When the moderate leadership of the ARS decided to negotiate with the Somali government in 2008, and eventually formed a national unity government in 2009, Aweys jumped ship again. With the help of Eritrea, he returned to Mogadishu in the spring of 2009 and launched Hizbul-Islam, an outfit he imagined to be an alternative to al-Shabaab’s extreme ideology. He hoped to place his organization at the centre of Somali politics.
But al-Shabaab was determined to gobble up its rivals. By late 2010, Aweys was forced to sign a contract under duress and merge with al-Shabaab. In taking this decision, Aweys told a close associate that he had three “disastrous options and a bad option.” Firstly, to refuse joining the Shabaab and be killed. Secondly, to impose a self-exile, which at his age and with “the terrorist brand” hovering over him, was an impossible option. Thirdly, to join the Somali government, which is “categorically much worse humiliation than joining al-Shabaab.” He took the bad option and surrendered to the Shabaab.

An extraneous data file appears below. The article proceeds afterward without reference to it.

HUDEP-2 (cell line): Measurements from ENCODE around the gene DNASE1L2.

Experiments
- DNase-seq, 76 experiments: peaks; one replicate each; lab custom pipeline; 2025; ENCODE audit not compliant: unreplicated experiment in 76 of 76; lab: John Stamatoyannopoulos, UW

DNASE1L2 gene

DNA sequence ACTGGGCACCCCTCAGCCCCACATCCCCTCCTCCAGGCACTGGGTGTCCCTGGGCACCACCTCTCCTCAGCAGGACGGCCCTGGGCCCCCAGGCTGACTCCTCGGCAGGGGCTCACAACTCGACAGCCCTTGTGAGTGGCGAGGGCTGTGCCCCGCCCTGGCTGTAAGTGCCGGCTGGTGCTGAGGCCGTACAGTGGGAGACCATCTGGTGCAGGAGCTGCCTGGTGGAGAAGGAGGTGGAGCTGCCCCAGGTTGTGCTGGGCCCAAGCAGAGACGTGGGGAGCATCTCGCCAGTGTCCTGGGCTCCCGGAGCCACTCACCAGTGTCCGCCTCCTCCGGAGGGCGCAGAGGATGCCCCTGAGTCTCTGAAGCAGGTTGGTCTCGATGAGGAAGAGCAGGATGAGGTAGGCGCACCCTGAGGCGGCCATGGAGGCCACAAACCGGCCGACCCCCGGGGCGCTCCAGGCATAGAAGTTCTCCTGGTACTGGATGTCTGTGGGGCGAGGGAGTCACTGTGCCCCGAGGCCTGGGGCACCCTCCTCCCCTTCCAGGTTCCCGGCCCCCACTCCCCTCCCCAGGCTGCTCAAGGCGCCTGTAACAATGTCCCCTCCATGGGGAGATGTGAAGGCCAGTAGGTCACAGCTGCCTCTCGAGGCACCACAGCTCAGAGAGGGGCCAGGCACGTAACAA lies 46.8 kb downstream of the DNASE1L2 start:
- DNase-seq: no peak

Just days after he had merged with al-Shabaab, he met with the organization’s reclusive leader, Ahmed Abdi Godane “” a man Aweys looks at condescendingly. In that meeting, Aweys was hoping to be rewarded for merging with al-Shabaab by being given his favourite post: the supreme leader, an Ayatollah-type position he held in the UIC, which grants him power without responsibility. Aweys’ jihad credentials are certainly commensurate with such a prestigious position, but to his chagrin, Godane demoted him to “holy warrior” – a title held even by al-Shabaab’s child soldiers.